Here is a selection of accounts we received from eyewitnesses at the scene of the bus explosion at Tavistock Square.
I was just a few yards away from the front of the bus.
Stephen Thornhill took this picture just after the bus exploded...
The driver had called across to the policeman to ask the place name as he was clearly off route and the back of the bus just exploded up and out to the rear.
The roof lifted lazily forward and a long length of metal spun up twisting in the air.
As I realised the blast was coming I rushed away and was hit by the hot blast and debris.
Luckily for myself and another pedestrian a small builder's van prevented much of the flying material from hitting us.
I looked back and was hugely glad to see an amazing sight - many people just stood up on the upper deck.
I could not believe that so many, so close were seemingly unhurt.
...and another of its aftermath
I am sure that they were not alright.
It was almost surreal to see the upper deck cut off at that low level and so many passengers were still alive.
At least two people were helped away from the scene covered with much blood and many more behind.
I am a doctor and was one of the very first people on to the scene of the bus explosion.
The carnage was devastating and the image will stay with me forever.
Once I overcame my initial shock, I started trying to help the survivors along with the few other members of public there.
Once the paramedics arrived, we had medical supplies available to patch people up as best as we could before they were rushed to hospital.
This has been the most horrific experience of my life and hope I never ever see anything like this again.
I do not understand how the murderers responsible for these atrocities can justify them in the name of their God.
We must get London going again so that their attempts to terrorise us are in vain.
I saw this bus literally just explode.
There was a huge noise and there were bits of glass flying everywhere.
I couldn't get too close because the police were on the scene immediately.
They cordoned off the area and were getting rid of people.
But I did see a bus driver in a complete state of shock being led away by a policeman and there were two ladies with bits of blood in their hair and glass.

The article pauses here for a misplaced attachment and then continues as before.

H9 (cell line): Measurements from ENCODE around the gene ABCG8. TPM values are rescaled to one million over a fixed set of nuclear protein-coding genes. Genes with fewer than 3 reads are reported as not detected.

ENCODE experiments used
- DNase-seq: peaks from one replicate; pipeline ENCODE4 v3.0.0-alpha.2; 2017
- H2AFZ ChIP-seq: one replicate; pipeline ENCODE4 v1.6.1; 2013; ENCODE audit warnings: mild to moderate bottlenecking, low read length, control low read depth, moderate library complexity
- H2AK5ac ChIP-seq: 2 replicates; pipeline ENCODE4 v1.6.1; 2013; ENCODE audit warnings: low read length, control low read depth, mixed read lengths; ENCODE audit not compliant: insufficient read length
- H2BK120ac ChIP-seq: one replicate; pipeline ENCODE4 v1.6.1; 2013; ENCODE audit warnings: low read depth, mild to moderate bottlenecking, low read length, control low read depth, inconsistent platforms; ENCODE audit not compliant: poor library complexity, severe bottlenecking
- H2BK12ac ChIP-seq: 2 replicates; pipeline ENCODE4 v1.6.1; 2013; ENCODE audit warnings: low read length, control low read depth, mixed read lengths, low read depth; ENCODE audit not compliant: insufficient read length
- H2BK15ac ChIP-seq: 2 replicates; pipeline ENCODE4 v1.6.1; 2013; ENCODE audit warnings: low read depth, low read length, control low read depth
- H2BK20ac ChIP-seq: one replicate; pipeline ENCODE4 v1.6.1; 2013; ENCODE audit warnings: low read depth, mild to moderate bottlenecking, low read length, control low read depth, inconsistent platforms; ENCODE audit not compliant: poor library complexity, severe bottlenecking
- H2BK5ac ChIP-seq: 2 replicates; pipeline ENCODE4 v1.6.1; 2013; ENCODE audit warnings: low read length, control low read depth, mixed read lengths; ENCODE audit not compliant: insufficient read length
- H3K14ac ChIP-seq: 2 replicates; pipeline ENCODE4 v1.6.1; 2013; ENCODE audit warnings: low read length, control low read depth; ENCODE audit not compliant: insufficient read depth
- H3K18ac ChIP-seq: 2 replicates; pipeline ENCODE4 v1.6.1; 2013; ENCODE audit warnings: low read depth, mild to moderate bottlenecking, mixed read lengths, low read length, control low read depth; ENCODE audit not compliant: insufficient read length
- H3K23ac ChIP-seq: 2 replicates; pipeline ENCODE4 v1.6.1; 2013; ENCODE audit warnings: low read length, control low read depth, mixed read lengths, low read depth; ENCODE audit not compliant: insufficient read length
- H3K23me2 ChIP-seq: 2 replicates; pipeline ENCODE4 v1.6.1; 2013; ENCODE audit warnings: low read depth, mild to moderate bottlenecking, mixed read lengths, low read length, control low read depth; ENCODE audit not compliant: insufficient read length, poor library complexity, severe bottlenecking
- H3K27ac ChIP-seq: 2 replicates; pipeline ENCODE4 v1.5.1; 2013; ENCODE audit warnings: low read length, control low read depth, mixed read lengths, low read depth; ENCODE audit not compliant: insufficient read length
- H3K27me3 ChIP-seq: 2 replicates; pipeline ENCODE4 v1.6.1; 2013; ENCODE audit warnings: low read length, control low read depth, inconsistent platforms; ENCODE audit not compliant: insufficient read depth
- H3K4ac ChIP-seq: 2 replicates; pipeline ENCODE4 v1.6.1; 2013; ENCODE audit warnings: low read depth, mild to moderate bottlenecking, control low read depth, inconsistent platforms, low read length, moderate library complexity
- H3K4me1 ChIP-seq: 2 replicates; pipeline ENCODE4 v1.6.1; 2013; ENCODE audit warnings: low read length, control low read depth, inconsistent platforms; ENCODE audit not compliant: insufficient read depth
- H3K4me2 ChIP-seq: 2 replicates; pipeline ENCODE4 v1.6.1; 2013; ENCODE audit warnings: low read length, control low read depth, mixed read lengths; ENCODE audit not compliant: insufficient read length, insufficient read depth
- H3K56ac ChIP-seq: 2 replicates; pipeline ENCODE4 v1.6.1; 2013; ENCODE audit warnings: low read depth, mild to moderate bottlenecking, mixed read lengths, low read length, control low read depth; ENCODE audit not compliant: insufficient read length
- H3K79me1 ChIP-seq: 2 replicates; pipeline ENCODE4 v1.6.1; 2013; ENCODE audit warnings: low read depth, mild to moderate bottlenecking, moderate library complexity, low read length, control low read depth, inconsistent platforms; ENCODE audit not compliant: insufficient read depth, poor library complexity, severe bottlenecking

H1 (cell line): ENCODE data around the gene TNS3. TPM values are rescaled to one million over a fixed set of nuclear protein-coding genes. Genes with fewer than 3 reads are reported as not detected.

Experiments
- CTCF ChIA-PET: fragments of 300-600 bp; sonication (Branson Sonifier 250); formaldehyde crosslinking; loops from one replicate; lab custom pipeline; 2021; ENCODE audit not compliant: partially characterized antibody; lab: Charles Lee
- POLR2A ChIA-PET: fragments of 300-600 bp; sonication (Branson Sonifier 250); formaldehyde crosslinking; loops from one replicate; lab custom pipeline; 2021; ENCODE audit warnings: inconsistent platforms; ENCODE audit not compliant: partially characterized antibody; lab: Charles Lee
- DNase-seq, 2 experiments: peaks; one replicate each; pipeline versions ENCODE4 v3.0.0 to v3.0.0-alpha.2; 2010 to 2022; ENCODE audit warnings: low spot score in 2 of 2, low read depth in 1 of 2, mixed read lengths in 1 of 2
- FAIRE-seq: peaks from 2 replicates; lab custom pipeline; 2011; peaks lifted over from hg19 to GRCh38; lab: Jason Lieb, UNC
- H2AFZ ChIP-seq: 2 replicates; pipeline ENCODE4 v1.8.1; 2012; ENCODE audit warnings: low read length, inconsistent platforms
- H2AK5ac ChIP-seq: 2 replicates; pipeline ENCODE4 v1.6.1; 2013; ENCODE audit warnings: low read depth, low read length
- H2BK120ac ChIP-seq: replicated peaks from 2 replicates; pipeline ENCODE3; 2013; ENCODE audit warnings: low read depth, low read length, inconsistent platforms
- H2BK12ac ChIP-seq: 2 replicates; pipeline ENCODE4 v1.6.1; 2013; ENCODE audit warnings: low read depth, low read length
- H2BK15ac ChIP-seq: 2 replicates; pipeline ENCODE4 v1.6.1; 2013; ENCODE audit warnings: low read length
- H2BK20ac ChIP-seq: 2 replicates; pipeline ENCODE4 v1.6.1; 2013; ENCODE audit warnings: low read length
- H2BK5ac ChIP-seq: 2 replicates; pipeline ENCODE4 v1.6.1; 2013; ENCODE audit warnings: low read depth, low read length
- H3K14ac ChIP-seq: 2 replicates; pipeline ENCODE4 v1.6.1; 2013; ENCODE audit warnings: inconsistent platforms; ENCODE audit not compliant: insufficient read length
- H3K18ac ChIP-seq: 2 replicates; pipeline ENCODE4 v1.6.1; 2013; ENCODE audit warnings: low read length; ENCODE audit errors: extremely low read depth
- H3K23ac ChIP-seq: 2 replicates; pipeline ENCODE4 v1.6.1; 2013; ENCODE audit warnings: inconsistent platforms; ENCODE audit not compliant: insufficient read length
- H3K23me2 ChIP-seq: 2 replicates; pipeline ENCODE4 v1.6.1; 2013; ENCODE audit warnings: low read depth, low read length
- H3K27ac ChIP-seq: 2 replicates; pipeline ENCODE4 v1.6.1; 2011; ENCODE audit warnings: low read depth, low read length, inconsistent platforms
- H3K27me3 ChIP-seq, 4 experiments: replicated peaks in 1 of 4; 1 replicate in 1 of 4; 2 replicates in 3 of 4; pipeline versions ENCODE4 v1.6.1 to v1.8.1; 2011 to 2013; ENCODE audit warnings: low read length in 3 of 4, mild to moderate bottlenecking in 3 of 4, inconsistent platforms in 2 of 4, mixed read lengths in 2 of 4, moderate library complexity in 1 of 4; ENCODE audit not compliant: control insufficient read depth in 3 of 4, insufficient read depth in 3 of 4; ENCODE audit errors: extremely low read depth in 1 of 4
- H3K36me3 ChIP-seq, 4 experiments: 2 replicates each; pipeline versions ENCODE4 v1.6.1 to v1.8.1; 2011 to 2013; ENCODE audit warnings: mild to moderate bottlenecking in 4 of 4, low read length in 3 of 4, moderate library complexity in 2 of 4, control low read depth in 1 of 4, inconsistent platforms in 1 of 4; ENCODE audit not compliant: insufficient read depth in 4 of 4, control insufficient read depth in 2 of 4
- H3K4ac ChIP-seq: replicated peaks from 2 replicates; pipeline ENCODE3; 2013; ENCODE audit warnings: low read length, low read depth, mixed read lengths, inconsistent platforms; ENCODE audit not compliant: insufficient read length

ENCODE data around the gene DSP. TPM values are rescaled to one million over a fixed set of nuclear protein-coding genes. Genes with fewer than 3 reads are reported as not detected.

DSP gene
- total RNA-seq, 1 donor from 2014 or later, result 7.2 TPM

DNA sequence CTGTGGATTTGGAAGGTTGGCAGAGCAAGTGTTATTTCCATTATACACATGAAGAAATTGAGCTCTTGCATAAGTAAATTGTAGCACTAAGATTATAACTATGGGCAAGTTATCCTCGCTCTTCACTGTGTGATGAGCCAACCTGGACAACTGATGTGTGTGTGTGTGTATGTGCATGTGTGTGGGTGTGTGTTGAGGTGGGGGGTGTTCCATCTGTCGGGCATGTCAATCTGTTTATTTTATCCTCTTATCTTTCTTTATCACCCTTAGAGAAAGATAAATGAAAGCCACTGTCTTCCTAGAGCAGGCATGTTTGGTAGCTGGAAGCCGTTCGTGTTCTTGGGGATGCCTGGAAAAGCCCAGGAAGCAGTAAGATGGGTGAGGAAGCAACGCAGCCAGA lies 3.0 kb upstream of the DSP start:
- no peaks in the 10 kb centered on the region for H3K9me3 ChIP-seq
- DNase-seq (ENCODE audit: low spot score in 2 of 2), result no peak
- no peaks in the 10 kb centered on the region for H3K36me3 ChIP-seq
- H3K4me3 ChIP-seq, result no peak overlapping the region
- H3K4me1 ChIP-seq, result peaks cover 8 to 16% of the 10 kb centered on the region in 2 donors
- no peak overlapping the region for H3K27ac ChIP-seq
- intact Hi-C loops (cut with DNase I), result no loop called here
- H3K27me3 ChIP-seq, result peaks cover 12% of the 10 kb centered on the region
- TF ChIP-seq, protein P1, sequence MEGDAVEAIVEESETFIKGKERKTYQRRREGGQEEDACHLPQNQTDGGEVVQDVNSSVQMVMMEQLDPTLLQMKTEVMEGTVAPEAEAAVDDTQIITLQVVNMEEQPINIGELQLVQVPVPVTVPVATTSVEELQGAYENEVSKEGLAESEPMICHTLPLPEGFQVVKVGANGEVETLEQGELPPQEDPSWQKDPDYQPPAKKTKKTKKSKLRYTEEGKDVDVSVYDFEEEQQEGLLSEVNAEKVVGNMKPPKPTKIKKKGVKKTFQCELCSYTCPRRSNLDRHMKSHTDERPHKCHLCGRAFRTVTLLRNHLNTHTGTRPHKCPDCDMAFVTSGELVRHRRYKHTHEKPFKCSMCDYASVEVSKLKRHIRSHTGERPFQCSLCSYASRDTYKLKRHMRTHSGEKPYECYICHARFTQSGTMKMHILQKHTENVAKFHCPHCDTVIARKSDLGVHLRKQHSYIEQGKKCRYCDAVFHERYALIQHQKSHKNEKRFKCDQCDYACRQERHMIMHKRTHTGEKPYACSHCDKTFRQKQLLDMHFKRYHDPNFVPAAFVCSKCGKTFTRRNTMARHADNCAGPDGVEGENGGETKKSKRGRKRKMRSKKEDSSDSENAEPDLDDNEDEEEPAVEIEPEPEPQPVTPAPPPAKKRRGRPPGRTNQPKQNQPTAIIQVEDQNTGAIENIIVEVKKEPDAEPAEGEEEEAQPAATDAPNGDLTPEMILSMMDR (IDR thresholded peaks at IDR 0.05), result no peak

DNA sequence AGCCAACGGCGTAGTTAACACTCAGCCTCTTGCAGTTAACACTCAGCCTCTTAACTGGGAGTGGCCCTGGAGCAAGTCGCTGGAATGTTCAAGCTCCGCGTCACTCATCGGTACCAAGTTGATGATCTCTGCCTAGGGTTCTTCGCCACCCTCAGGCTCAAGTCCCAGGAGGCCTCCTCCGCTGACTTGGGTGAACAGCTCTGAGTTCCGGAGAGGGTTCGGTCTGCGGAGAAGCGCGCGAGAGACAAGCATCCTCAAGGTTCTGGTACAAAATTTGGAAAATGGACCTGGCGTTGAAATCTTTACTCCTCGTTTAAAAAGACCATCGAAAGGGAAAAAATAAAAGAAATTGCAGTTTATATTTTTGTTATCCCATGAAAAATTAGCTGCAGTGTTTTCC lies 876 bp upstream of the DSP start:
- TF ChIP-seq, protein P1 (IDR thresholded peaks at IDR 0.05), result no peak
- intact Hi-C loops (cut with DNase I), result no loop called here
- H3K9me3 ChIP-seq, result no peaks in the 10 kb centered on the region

So I took the two ladies away and just tried to find them somewhere to sit down.
The atmosphere along Euston Road this morning was very different to most.
The pavements were packed with confused tube travellers and the roads gridlocked.
I was surprised to see that the police were even preventing pedestrians walking down towards Kings Cross (the direction I wanted to go).
I tried to establish what was going on but the police were busy enough and so spoke to another pedestrian who confirmed that we could not go any further.
So I was re-directed down Tavistock Street when a minute or so later I heard an explosion and saw a huge piece of red metal and lots of debris propelled high into the air in front of me.
Later I deduced this must have been the roof of the bus.
People, including myself, seemed to remain fairly calm to begin with but later when I heard reports from other pedestrians about what they had seen I began to get quite emotional.
It's an odd feeling being so close to such a horrific incident. If I hadn't stopped to find out about the detour then I dread to think how close to the blast I would have been.
Perhaps even stranger was the feeling of being completely vulnerable and utterly trapped within London's vastness. I didn't know where to turn to and my mobile not working didn't help.
My heart goes out to all those innocent people involved in the blast and to all their relatives and friends.
I reached Euston station by Silverlink county close to 0900, and walked to Euston Square tube to find police blocking it.
So I went back to Euston station again to access the underground.
I am lucky to be writing this. This was the first time I smelt death so near.
The police were evacuating there too, saying there was a possible explosion at Liverpool Street.
So then I took the number 59 bus to reach Holborn.
As the bus passed a bit after Tavistock Square park, we heard an explosion - something like a big bang, sort of muffled inside a metal container.
We looked back from the upper deck and saw a huge metal scrap thing on the road, with a few fumes coming out. Someone was on the road trying to pull something out of it.
All of us panicked and hurried to get out of the bus. People were losing it completely.
I am lucky to be writing this.
This was the first time I smelt death so near.